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Hi i am educating myself oop principles. I would like to know if this is a correct example of Cardellis definition of parametric polymorphism. Please enlighten me.
The example is in cfml's script based syntax.

<cfscript>
Parent = createobject("component","webapp.model.Parent").init();
Child = createobject("component","webapp.model.Child").init();
GrandChild = createobject("component","webapp.model.GrandChild").init();
Test = createobject("component","webapp.model.DealWithObject");
dump(Test.getNumberOfParents(Parent));
dump(Test.getNumberOfParents(Child));
dump(Test.getNumberOfParents(GrandChild));
</cfscript>

<cfcomponent>
<cfscript>
// should deal with an infinte number of abstract data types (because of common structure)
public numeric function getNumberOfParents(component arg){
  return -1 + arraylen(structfindkey(getmetadata(arguments.arg),"extends","all"));
}
</cfscript>
</cfcomponent>
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4  
Was this code found on the Daily WTF? –  Will May 23 '10 at 18:43

2 Answers 2

up vote 1 down vote accepted

No, just no.

Polymorphism means that you do not have to check what type something is, you just use it.

An example would be (C#):

public Boolean AreEqual(Object o1, Object o2)
{
  return o1.Equals(o2);
}

The Method can accept any type of Object that inherits from Object (in C# almost everything) and Object implements Equals, so you can use it to make the check and don't have to check the type of any parameter.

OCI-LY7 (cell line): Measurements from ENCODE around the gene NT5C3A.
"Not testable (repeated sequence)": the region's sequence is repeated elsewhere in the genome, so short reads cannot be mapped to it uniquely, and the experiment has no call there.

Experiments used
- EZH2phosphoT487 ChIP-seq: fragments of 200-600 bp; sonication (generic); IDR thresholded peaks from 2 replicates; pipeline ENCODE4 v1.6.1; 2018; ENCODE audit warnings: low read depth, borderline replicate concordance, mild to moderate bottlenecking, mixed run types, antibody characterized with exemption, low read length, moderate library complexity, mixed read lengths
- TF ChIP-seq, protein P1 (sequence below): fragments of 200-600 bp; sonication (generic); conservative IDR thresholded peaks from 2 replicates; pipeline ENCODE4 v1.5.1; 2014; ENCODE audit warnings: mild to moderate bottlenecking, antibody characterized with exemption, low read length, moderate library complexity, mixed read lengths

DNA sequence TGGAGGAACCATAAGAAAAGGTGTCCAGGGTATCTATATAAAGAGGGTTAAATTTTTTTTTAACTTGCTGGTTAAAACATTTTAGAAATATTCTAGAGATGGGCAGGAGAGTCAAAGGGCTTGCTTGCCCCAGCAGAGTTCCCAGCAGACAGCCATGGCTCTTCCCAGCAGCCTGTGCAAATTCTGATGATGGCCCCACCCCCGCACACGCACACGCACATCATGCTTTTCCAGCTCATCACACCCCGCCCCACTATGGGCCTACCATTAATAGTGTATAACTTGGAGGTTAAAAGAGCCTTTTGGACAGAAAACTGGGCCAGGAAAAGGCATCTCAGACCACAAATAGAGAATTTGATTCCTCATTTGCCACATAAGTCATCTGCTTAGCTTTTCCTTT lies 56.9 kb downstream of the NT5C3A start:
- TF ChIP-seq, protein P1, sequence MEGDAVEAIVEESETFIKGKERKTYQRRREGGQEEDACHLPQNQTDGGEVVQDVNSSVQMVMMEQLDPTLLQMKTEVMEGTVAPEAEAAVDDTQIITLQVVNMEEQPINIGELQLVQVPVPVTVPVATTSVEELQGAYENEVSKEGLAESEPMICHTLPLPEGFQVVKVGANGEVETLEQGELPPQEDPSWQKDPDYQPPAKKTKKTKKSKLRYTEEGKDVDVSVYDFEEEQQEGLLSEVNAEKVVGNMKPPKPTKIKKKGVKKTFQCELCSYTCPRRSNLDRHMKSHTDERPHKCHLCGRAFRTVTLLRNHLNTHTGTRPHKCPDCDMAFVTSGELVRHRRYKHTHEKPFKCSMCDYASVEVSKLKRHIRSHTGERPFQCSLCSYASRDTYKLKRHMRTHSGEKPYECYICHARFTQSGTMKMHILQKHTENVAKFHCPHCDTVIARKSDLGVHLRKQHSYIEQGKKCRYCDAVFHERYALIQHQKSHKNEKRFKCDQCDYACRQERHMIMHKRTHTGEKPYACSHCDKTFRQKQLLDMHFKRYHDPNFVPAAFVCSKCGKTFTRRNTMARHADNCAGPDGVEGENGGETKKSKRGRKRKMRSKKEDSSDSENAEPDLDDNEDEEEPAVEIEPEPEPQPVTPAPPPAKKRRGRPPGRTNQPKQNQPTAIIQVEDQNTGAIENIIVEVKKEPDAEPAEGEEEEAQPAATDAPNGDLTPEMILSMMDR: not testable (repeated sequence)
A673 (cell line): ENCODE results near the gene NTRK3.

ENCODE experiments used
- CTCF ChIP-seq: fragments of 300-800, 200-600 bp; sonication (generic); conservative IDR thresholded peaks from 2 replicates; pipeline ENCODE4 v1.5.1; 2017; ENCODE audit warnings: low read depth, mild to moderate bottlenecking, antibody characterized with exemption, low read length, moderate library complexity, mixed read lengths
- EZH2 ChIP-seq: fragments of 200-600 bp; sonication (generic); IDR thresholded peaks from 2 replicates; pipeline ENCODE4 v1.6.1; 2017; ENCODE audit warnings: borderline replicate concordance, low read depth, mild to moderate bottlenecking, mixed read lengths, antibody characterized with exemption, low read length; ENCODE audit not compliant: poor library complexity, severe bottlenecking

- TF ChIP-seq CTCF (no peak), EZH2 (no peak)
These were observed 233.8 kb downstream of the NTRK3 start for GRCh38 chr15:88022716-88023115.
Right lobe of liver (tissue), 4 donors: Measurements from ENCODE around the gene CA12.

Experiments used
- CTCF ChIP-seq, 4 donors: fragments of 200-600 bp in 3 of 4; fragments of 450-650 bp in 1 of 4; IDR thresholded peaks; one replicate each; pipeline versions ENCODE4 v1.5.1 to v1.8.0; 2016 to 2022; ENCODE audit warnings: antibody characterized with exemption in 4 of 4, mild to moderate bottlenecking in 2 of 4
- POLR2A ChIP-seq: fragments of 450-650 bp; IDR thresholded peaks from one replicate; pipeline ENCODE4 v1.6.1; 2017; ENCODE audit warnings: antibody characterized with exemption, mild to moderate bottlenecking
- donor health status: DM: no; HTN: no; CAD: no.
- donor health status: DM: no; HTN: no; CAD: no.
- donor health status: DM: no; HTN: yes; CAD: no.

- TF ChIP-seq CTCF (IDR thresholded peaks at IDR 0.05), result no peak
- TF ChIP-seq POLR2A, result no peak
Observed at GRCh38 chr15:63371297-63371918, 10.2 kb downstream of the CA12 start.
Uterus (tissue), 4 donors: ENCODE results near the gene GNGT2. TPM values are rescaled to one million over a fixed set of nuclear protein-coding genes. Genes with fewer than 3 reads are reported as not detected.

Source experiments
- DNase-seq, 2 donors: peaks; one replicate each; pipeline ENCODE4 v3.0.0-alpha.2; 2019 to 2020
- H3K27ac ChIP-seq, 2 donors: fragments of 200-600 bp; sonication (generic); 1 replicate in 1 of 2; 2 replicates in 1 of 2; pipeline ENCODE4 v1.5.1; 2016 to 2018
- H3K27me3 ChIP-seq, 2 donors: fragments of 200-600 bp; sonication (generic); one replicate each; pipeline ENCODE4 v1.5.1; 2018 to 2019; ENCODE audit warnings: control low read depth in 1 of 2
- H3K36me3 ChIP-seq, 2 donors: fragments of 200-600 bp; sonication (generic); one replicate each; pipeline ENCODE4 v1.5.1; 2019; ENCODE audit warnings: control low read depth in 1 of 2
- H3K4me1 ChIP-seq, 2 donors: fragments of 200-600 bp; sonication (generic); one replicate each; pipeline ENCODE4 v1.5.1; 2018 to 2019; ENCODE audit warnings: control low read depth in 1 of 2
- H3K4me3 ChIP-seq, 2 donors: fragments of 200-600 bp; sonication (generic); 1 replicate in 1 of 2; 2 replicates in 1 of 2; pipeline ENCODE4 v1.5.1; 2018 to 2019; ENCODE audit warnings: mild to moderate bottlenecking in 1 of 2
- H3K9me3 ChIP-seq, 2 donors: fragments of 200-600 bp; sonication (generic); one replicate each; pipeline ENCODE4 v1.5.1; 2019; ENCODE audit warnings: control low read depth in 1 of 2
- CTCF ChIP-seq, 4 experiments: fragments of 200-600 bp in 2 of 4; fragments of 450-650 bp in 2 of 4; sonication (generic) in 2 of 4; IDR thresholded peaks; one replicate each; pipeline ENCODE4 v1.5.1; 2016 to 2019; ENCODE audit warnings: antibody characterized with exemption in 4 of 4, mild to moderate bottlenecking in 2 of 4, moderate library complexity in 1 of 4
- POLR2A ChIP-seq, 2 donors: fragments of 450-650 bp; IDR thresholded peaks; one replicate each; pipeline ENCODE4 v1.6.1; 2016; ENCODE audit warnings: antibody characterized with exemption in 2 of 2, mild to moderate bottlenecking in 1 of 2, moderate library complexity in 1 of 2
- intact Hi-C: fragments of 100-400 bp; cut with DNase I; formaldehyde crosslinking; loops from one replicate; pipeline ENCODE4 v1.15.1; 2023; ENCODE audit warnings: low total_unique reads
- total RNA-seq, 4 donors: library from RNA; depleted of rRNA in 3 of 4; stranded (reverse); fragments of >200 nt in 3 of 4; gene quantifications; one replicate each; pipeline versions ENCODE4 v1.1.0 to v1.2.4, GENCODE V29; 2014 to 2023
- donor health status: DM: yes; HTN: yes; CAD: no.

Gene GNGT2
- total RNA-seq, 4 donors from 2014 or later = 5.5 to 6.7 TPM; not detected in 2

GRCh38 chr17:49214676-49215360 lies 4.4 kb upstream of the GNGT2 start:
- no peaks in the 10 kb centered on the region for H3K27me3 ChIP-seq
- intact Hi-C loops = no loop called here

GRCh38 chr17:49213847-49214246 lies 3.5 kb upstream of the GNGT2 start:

Usually you accept some kind of interface to make sure the object supports the operation you want to perform.

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yes, realised this myself, i have changed the example –  mrt181 May 23 '10 at 19:49

I don't believe this pp since the function is explicitly dealing with the type of the any argument. The point of pp is that the function works without regard to the type of the object.

If I introduce a new type into the system, this function will break since it does not have special handling for it.

EDIT: I think your updated example is subtype polymorphism, since the function will handle object and any of it's subtypes, by virtue that getmetadata handles object (and by substitution principle, it's subtypes.)

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Yeah, i reread the Cardelli article. i guess my example is bad because i am using primitive and abstract data types. I will rewirte it. –  mrt181 May 23 '10 at 19:42
    
Not the primitive data types are the problem. Whenever you begin to write code that checks if the passed object is of type Foo/Bar/Whatever you should stop and try to find another solution (there are some special cases in which this would be neccessary but those are very, very rare, i.e. serialization and ORM require those checks internally). –  dbemerlin May 23 '10 at 20:14
    
So, does the updated example work as pp? –  mrt181 May 23 '10 at 20:16
    
Sorry, my CF knowledge is limited so i'm not sure, but it doesn't look as horrible as the original so it should be ok. –  dbemerlin May 23 '10 at 20:24
    
Ok, in my example they look as if they are all related but i do not specify this in the method signature. To realize subtyping-polymorphism i would have to specify the ancestor class like this getNumberOfParents(Parent arg). This way only Parent and its sub-types would be accepted. By specifying component i introduce a boundary on the accepted data-types - limiting it to objects. I couldn't pass an array or string to this method - getNumberOfParents(component arg) can handle any abstract data-type (you can in theory create an infinte number of classes). –  mrt181 May 25 '10 at 11:03

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